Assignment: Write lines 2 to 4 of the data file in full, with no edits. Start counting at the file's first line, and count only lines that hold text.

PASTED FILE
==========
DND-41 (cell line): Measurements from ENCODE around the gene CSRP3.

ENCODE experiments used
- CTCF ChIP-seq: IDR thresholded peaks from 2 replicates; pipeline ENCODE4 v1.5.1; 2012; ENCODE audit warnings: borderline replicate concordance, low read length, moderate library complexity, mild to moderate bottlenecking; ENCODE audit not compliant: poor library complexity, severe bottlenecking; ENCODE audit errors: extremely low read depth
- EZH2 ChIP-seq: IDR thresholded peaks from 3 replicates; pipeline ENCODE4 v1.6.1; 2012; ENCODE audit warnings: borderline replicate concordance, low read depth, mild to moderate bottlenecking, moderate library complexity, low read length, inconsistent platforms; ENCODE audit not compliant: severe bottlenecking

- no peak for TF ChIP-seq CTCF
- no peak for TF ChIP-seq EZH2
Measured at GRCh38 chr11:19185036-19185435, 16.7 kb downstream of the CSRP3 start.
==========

ENCODE experiments used
- CTCF ChIP-seq: IDR thresholded peaks from 2 replicates; pipeline ENCODE4 v1.5.1; 2012; ENCODE audit warnings: borderline replicate concordance, low read length, moderate library complexity, mild to moderate bottlenecking; ENCODE audit not compliant: poor library complexity, severe bottlenecking; ENCODE audit errors: extremely low read depth
- EZH2 ChIP-seq: IDR thresholded peaks from 3 replicates; pipeline ENCODE4 v1.6.1; 2012; ENCODE audit warnings: borderline replicate concordance, low read depth, mild to moderate bottlenecking, moderate library complexity, low read length, inconsistent platforms; ENCODE audit not compliant: severe bottlenecking